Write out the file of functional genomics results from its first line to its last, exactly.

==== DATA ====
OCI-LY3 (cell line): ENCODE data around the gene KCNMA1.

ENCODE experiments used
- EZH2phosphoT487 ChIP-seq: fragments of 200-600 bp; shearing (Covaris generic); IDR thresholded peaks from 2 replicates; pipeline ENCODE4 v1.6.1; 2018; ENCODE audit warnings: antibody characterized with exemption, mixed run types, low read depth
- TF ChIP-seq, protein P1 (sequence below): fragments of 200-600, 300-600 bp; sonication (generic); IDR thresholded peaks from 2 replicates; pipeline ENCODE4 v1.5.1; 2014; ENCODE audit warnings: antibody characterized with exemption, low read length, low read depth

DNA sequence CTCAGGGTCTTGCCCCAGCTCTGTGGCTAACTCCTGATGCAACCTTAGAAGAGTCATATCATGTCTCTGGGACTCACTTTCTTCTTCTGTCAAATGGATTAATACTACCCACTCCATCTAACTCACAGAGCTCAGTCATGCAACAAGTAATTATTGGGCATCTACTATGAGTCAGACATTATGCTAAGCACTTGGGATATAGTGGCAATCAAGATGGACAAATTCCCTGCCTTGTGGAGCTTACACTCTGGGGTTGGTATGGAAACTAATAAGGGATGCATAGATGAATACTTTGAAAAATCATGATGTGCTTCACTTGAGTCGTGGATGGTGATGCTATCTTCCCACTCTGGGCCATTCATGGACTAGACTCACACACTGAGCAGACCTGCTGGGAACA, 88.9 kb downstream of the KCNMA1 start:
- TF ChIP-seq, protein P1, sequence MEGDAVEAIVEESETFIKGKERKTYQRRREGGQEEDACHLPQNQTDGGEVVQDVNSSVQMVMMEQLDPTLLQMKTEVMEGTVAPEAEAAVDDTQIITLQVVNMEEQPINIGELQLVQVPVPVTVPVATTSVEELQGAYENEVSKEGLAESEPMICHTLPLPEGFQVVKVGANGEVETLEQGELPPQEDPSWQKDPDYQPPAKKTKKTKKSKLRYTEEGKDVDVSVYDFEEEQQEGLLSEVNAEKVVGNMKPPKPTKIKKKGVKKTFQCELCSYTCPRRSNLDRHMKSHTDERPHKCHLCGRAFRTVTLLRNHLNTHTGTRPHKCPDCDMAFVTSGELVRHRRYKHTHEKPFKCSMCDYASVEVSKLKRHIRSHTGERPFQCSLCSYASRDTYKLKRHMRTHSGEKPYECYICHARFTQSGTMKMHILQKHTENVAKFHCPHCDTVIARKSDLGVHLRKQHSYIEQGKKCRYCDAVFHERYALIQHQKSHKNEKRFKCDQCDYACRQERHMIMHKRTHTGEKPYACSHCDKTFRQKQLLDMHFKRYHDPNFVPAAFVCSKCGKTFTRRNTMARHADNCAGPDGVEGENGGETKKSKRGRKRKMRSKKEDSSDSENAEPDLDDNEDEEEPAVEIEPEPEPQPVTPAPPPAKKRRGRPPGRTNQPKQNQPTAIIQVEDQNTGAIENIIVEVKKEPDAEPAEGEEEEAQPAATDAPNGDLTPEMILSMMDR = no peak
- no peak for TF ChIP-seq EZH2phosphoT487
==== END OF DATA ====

OCI-LY3 (cell line): ENCODE data around the gene KCNMA1.

ENCODE experiments used
- EZH2phosphoT487 ChIP-seq: fragments of 200-600 bp; shearing (Covaris generic); IDR thresholded peaks from 2 replicates; pipeline ENCODE4 v1.6.1; 2018; ENCODE audit warnings: antibody characterized with exemption, mixed run types, low read depth
- TF ChIP-seq, protein P1 (sequence below): fragments of 200-600, 300-600 bp; sonication (generic); IDR thresholded peaks from 2 replicates; pipeline ENCODE4 v1.5.1; 2014; ENCODE audit warnings: antibody characterized with exemption, low read length, low read depth

DNA sequence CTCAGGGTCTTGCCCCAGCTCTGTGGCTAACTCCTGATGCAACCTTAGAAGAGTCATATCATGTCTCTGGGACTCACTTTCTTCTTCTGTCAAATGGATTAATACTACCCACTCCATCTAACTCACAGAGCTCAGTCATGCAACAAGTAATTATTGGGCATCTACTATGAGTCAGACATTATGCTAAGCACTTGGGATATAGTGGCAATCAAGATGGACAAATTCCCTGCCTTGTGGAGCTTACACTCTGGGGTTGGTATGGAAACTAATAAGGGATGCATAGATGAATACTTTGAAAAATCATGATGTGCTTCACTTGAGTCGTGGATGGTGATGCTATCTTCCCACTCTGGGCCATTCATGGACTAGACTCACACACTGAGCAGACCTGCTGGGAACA, 88.9 kb downstream of the KCNMA1 start:
- TF ChIP-seq, protein P1, sequence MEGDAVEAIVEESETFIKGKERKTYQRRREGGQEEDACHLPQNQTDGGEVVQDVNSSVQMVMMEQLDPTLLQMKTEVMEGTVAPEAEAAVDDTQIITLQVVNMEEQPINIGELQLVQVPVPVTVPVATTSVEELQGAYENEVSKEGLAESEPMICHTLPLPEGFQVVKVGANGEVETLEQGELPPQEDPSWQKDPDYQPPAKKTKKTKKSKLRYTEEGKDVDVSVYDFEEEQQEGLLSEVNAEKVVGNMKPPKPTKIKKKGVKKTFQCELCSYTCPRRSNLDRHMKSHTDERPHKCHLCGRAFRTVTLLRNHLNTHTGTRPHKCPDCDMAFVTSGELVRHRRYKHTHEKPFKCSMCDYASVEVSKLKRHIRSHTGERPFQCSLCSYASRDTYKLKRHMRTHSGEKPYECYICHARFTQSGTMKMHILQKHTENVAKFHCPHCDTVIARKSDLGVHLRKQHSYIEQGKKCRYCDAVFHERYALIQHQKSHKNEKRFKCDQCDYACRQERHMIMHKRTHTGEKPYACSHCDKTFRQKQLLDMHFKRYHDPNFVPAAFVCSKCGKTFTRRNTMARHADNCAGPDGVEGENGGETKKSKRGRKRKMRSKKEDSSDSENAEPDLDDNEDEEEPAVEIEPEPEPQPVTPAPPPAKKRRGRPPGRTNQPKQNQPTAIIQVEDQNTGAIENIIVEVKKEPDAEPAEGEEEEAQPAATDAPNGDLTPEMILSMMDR = no peak
- no peak for TF ChIP-seq EZH2phosphoT487